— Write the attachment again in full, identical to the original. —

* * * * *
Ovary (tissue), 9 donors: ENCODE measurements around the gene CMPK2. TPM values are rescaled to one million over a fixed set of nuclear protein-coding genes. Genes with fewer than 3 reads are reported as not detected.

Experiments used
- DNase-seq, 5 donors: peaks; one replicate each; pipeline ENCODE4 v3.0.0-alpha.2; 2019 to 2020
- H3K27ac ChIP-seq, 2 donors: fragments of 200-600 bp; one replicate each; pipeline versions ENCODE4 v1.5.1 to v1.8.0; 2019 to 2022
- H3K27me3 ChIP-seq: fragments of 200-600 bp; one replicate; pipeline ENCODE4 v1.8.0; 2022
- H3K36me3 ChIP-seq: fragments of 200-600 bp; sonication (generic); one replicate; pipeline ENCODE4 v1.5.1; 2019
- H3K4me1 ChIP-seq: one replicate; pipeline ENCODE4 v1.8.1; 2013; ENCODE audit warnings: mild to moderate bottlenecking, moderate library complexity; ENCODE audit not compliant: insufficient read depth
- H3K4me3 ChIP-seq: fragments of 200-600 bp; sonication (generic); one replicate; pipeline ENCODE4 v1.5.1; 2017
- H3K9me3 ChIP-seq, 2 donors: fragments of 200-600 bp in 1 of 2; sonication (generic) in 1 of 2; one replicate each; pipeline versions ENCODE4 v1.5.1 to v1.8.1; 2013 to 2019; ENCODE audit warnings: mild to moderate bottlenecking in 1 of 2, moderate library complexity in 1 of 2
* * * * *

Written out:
Ovary (tissue), 9 donors: ENCODE measurements around the gene CMPK2. TPM values are rescaled to one million over a fixed set of nuclear protein-coding genes. Genes with fewer than 3 reads are reported as not detected.

Experiments used
- DNase-seq, 5 donors: peaks; one replicate each; pipeline ENCODE4 v3.0.0-alpha.2; 2019 to 2020
- H3K27ac ChIP-seq, 2 donors: fragments of 200-600 bp; one replicate each; pipeline versions ENCODE4 v1.5.1 to v1.8.0; 2019 to 2022
- H3K27me3 ChIP-seq: fragments of 200-600 bp; one replicate; pipeline ENCODE4 v1.8.0; 2022
- H3K36me3 ChIP-seq: fragments of 200-600 bp; sonication (generic); one replicate; pipeline ENCODE4 v1.5.1; 2019
- H3K4me1 ChIP-seq: one replicate; pipeline ENCODE4 v1.8.1; 2013; ENCODE audit warnings: mild to moderate bottlenecking, moderate library complexity; ENCODE audit not compliant: insufficient read depth
- H3K4me3 ChIP-seq: fragments of 200-600 bp; sonication (generic); one replicate; pipeline ENCODE4 v1.5.1; 2017
- H3K9me3 ChIP-seq, 2 donors: fragments of 200-600 bp in 1 of 2; sonication (generic) in 1 of 2; one replicate each; pipeline versions ENCODE4 v1.5.1 to v1.8.1; 2013 to 2019; ENCODE audit warnings: mild to moderate bottlenecking in 1 of 2, moderate library complexity in 1 of 2